Seoul Re-urges N. Korea to Accept Dialogue
South Korea's defense ministry issued a statement Friday morning revealing that North Korea had not yet given a reply to the South’s dialogue offer. The statement added it had become difficult to open the talks proposed for Friday.
The ministry again urged North Korea to hold bilateral military talks on easing border tension and restoring a dialogue channel for the sake of addressing the urgent issue of peace and stability on the Korean Peninsula.
The ministry called on the North to respond positively to the dialogue offer as soon as possible.
The meeting was proposed for Friday at the truce village of Panmunjom inside the Demilitarized Zone.
In a news conference earlier Monday, Vice Defense Minister Suh Choo-suk proposed the talks, suggesting the two Koreas' militaries discuss ways to end all hostile acts near the border. “Hostile acts” were considered to include loudspeaker broadcasts near the border and distribution of anti-North leaflets by South Korean civic groups, which Pyongyang has sensitively responded to and called for a halt.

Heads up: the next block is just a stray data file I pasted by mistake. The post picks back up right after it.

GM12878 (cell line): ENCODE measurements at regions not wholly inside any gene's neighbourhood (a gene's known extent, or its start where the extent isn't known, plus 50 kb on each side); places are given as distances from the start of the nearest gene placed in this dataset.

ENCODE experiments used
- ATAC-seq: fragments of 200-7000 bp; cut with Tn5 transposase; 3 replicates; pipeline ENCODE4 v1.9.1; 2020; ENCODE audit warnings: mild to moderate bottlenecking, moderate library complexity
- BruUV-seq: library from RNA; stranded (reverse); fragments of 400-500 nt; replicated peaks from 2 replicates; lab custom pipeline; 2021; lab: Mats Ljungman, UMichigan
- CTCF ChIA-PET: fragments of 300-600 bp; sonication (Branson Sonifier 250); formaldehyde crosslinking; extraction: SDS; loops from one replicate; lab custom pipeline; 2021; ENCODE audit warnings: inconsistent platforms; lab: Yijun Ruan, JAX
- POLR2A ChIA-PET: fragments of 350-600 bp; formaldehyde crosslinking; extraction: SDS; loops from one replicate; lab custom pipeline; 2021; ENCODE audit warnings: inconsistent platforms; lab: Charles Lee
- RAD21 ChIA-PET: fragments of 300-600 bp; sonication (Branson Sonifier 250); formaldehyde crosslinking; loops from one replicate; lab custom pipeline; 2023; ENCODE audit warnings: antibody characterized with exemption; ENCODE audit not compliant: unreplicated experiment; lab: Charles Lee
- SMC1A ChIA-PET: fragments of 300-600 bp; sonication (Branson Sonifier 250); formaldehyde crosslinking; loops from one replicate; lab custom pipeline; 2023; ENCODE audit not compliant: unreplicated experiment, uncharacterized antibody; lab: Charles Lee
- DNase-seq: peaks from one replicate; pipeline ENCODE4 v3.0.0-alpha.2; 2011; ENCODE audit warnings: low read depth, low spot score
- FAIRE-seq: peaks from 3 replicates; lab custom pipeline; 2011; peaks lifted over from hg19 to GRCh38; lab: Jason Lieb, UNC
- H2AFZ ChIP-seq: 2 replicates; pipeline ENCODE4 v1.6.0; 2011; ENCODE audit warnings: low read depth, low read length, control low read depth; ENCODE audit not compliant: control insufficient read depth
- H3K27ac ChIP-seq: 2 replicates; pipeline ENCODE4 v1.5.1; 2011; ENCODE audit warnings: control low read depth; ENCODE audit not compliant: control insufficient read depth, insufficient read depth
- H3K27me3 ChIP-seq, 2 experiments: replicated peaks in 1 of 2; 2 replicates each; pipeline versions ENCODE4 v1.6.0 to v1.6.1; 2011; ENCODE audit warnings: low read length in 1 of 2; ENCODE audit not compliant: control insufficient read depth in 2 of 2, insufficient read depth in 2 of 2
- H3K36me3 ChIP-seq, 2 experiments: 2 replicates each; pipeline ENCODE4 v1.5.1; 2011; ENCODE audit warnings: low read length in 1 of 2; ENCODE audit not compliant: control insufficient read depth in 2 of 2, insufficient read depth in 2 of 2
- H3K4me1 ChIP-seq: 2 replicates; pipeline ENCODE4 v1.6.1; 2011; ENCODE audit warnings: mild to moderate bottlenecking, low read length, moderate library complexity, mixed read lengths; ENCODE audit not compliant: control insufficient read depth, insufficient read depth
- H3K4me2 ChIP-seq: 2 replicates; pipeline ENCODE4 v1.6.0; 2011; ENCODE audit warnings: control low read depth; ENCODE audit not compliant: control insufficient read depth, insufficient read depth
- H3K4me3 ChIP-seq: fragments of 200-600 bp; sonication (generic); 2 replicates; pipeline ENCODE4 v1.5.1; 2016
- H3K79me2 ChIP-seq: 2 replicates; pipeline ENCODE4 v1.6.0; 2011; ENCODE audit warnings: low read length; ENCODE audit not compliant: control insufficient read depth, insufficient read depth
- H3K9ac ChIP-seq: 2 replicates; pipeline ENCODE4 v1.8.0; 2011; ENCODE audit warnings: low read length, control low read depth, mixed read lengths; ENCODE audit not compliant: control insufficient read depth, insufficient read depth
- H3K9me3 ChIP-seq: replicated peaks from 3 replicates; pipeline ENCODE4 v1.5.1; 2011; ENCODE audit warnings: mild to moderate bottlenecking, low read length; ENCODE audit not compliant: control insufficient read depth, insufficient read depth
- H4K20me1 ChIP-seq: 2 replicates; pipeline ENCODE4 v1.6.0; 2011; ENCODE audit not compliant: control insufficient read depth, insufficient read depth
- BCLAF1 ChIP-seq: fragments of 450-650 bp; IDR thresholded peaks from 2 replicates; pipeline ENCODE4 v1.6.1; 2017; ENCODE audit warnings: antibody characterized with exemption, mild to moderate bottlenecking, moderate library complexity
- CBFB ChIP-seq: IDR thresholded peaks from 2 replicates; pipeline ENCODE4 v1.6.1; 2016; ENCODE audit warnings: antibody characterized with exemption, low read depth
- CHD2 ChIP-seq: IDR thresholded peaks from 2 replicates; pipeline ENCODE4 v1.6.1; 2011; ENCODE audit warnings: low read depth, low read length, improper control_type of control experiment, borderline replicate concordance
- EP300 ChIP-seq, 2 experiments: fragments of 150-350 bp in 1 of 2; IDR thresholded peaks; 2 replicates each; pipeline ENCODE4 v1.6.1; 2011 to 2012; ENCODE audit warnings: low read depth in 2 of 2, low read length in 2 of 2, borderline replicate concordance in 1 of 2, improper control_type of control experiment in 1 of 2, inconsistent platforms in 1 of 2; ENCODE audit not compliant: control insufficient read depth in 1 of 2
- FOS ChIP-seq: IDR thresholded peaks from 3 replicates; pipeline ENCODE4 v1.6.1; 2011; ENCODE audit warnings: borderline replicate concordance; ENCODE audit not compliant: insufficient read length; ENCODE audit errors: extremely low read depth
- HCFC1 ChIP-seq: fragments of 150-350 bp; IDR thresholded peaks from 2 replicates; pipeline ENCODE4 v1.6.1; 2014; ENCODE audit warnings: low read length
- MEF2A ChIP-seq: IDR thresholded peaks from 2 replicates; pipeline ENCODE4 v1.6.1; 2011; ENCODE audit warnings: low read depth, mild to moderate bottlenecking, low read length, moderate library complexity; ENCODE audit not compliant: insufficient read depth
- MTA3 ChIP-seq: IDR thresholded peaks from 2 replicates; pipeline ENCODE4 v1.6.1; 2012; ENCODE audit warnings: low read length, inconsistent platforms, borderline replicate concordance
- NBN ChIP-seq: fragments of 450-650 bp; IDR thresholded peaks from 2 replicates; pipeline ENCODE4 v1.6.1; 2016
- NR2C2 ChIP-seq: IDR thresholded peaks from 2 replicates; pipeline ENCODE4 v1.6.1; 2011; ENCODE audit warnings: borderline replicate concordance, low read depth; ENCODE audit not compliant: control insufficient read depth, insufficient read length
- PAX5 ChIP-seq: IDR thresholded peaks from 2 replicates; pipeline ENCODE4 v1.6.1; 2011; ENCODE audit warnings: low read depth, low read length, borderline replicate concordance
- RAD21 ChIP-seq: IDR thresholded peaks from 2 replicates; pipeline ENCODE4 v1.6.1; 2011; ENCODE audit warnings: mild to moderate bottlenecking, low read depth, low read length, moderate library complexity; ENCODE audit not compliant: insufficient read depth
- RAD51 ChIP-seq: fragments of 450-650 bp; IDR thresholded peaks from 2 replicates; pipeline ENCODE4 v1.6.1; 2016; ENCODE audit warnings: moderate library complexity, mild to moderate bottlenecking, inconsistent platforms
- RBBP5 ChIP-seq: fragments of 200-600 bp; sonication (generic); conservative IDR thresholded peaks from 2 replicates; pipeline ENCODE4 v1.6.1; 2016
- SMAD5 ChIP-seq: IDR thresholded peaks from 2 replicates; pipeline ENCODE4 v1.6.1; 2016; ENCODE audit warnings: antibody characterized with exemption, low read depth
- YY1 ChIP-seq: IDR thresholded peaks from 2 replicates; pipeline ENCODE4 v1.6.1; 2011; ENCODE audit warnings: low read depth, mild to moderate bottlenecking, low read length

In a separate news conference the same day, the South Korean Red Cross also proposed a meeting with its North Korean counterpart to arrange inter-Korean family reunions this fall. North Korea had remained silent.
Then on Thursday, North Korea’s state newspaper, Rodong Sinmun, said that it is deceitful for Seoul to hope to improve inter-Korean ties, while taking a confrontational stance against the North. The statement is seen as an indirect rejection of Seoul’s proposal for talks.
South Korea had also hoped for inter-Korean hotlines to be restored if and when North Korea responds to the proposed talks, but this hope has also been dashed. Cross-border communication channels have been cut off since February of last year, with the closure of the Kaesong Industrial Complex.
President Moon Jae-in had called for fundamental peace building measures on the peninsula and the resolution of the North’s nuclear issue. He also suggested the two Koreas stop hostile acts in the border region starting on the 64th anniversary of the Armistice Agreement on July 27th.
Opinions are split over Pyongyang’s intentions.
Some say the North is taking time to analyze the pros and cons contained in President Moon’s Berlin speech and the results of his summit meeting in the U.S. Some experts say the North could make a counterproposal to hold a comprehensive meeting, figuring it won’t have much to gain from military talks alone.
Others say Pyongyang will further observe Seoul’s response and follow-up measures before deciding on whether to accept the dialogue offer. But the regime could also completely ignore the move and simply continue with its ambition to perfect an intercontinental ballistic missile.